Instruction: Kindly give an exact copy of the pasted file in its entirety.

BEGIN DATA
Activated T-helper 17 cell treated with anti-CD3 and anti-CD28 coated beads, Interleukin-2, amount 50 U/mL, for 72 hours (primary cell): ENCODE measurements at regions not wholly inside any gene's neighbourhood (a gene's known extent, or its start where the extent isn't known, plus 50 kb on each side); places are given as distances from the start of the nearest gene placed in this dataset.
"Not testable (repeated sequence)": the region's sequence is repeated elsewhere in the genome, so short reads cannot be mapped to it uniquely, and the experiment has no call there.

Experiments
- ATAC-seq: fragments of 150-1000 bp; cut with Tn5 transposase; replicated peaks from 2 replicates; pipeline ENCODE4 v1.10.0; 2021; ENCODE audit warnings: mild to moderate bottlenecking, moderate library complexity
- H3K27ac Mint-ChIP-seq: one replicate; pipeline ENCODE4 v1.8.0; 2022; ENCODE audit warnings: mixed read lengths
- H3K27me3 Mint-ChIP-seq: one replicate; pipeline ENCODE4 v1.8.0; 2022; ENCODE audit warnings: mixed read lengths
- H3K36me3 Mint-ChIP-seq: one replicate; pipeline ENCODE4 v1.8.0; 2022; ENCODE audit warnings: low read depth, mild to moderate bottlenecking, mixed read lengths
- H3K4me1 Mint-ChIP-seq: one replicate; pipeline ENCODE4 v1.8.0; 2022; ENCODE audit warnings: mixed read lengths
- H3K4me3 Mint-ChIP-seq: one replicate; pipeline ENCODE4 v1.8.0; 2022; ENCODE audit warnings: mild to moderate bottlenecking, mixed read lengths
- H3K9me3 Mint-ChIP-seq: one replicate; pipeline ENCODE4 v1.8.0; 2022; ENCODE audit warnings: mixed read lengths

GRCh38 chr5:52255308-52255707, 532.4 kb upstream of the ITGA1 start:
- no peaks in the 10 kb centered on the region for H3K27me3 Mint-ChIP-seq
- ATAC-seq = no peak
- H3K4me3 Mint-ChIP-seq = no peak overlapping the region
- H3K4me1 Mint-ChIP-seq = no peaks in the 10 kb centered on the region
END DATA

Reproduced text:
Activated T-helper 17 cell treated with anti-CD3 and anti-CD28 coated beads, Interleukin-2, amount 50 U/mL, for 72 hours (primary cell): ENCODE measurements at regions not wholly inside any gene's neighbourhood (a gene's known extent, or its start where the extent isn't known, plus 50 kb on each side); places are given as distances from the start of the nearest gene placed in this dataset.
"Not testable (repeated sequence)": the region's sequence is repeated elsewhere in the genome, so short reads cannot be mapped to it uniquely, and the experiment has no call there.

Experiments
- ATAC-seq: fragments of 150-1000 bp; cut with Tn5 transposase; replicated peaks from 2 replicates; pipeline ENCODE4 v1.10.0; 2021; ENCODE audit warnings: mild to moderate bottlenecking, moderate library complexity
- H3K27ac Mint-ChIP-seq: one replicate; pipeline ENCODE4 v1.8.0; 2022; ENCODE audit warnings: mixed read lengths
- H3K27me3 Mint-ChIP-seq: one replicate; pipeline ENCODE4 v1.8.0; 2022; ENCODE audit warnings: mixed read lengths
- H3K36me3 Mint-ChIP-seq: one replicate; pipeline ENCODE4 v1.8.0; 2022; ENCODE audit warnings: low read depth, mild to moderate bottlenecking, mixed read lengths
- H3K4me1 Mint-ChIP-seq: one replicate; pipeline ENCODE4 v1.8.0; 2022; ENCODE audit warnings: mixed read lengths
- H3K4me3 Mint-ChIP-seq: one replicate; pipeline ENCODE4 v1.8.0; 2022; ENCODE audit warnings: mild to moderate bottlenecking, mixed read lengths
- H3K9me3 Mint-ChIP-seq: one replicate; pipeline ENCODE4 v1.8.0; 2022; ENCODE audit warnings: mixed read lengths

GRCh38 chr5:52255308-52255707, 532.4 kb upstream of the ITGA1 start:
- no peaks in the 10 kb centered on the region for H3K27me3 Mint-ChIP-seq
- ATAC-seq = no peak
- H3K4me3 Mint-ChIP-seq = no peak overlapping the region
- H3K4me1 Mint-ChIP-seq = no peaks in the 10 kb centered on the region